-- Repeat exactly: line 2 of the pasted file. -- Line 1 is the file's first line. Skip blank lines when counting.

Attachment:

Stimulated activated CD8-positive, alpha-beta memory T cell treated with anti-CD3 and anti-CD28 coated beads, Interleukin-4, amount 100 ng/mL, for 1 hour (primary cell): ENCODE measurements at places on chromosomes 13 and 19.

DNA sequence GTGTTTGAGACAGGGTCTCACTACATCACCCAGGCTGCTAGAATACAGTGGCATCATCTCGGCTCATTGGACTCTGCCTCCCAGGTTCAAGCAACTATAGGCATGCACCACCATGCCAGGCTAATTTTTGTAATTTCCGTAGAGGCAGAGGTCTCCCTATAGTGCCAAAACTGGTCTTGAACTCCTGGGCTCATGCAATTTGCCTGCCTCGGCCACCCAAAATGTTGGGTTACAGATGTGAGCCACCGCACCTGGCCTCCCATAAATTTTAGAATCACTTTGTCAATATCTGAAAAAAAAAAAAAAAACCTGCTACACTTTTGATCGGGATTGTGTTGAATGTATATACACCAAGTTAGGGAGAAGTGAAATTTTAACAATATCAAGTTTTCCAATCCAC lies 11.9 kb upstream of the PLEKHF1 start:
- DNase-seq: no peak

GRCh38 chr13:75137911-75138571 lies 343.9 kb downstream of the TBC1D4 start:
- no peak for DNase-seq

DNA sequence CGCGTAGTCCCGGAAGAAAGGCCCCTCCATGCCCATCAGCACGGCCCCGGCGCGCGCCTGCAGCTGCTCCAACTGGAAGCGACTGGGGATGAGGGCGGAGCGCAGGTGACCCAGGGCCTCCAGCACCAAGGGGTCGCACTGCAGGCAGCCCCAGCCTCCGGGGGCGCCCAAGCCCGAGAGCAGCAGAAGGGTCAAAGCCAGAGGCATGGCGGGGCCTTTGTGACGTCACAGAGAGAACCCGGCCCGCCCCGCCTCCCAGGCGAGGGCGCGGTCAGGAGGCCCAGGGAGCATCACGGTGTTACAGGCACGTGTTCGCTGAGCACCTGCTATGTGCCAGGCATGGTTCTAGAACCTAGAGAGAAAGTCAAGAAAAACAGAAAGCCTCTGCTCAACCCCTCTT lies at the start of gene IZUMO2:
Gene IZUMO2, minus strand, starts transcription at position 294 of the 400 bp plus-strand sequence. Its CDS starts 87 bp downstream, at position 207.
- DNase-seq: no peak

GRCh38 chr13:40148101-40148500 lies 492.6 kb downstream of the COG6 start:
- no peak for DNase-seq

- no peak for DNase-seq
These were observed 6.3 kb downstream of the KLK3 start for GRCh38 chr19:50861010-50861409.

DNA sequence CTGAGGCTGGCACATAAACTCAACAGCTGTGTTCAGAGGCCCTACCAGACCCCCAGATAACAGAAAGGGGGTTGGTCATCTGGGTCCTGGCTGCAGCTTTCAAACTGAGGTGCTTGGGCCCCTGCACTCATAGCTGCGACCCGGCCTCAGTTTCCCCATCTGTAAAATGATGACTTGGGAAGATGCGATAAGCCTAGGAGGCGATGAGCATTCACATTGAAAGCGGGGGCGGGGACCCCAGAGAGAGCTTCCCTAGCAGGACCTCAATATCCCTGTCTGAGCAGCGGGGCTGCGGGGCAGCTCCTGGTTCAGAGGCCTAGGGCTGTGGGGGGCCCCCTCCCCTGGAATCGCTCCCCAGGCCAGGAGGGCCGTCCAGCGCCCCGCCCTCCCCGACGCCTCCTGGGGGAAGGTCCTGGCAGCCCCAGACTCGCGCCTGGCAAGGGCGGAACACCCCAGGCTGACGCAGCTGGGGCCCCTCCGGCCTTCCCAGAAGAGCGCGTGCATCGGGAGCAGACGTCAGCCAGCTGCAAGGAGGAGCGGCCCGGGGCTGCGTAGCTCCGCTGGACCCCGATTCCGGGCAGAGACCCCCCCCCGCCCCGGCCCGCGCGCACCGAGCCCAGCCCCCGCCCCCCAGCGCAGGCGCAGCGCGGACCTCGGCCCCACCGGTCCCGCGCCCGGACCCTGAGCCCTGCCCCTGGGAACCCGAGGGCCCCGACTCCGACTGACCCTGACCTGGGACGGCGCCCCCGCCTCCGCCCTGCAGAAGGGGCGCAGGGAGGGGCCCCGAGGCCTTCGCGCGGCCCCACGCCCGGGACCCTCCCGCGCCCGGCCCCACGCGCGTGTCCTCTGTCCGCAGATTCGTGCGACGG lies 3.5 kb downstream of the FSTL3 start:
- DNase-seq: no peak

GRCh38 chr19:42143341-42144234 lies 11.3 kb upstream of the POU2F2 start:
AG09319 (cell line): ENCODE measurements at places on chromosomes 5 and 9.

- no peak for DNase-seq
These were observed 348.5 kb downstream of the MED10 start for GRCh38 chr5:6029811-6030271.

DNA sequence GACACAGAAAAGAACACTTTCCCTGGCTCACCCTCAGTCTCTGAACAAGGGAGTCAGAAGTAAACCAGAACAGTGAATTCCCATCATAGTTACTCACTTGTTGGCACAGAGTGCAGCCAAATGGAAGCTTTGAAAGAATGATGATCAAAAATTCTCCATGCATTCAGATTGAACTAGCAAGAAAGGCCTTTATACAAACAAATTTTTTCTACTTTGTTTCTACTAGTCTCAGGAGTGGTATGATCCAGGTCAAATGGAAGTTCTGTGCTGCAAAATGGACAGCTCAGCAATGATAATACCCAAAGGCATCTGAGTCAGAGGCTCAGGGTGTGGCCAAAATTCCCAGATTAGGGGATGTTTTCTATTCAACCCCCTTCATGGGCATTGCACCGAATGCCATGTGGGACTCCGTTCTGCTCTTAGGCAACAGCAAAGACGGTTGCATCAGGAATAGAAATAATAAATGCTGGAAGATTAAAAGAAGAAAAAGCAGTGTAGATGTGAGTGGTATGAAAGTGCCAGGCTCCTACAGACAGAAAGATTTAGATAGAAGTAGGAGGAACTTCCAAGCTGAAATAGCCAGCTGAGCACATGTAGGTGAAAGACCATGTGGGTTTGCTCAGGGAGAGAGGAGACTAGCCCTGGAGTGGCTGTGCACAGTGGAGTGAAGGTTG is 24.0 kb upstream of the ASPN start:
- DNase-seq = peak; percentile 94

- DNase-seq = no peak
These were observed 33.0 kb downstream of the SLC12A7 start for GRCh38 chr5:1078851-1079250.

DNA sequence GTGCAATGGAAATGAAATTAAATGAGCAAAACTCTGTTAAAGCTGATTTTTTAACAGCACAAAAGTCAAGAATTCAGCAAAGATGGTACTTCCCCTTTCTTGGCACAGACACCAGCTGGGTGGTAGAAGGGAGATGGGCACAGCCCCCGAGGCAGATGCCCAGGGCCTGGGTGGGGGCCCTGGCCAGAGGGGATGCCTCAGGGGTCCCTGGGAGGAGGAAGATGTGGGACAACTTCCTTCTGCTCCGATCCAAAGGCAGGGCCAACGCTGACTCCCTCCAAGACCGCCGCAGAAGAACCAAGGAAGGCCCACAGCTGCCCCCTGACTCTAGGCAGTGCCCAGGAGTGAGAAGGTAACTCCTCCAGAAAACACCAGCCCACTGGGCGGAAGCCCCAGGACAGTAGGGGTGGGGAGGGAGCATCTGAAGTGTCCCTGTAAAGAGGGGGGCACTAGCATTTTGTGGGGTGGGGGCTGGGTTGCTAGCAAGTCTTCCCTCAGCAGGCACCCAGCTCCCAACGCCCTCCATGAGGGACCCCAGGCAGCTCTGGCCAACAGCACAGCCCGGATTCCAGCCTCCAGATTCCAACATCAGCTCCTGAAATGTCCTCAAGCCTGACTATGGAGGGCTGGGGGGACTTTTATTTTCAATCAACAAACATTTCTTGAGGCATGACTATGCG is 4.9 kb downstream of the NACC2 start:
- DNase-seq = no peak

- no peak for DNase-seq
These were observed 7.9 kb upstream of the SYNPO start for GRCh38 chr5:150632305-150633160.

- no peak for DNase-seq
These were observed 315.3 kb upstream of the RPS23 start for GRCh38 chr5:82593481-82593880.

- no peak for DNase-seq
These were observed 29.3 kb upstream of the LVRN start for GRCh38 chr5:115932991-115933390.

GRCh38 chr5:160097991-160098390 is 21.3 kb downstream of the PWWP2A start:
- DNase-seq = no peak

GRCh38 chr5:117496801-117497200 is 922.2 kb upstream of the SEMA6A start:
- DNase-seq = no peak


DNA sequence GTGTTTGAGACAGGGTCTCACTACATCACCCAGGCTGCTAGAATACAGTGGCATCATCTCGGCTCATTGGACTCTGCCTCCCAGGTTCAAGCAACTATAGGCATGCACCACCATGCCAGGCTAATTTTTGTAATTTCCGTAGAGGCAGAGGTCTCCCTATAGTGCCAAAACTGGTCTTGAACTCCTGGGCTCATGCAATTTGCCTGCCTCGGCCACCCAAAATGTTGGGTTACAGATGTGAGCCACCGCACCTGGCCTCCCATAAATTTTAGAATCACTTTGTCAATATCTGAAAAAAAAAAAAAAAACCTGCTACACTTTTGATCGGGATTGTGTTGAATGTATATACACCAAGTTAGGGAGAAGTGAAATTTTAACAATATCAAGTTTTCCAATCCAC lies 11.9 kb upstream of the PLEKHF1 start: